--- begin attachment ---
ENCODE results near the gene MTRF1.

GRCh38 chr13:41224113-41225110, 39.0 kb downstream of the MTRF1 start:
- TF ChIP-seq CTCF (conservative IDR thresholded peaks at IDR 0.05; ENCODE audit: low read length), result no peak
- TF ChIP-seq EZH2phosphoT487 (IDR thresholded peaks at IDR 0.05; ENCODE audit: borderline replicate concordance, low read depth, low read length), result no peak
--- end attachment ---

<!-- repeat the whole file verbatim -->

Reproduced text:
ENCODE results near the gene MTRF1.

GRCh38 chr13:41224113-41225110, 39.0 kb downstream of the MTRF1 start:
- TF ChIP-seq CTCF (conservative IDR thresholded peaks at IDR 0.05; ENCODE audit: low read length), result no peak
- TF ChIP-seq EZH2phosphoT487 (IDR thresholded peaks at IDR 0.05; ENCODE audit: borderline replicate concordance, low read depth, low read length), result no peak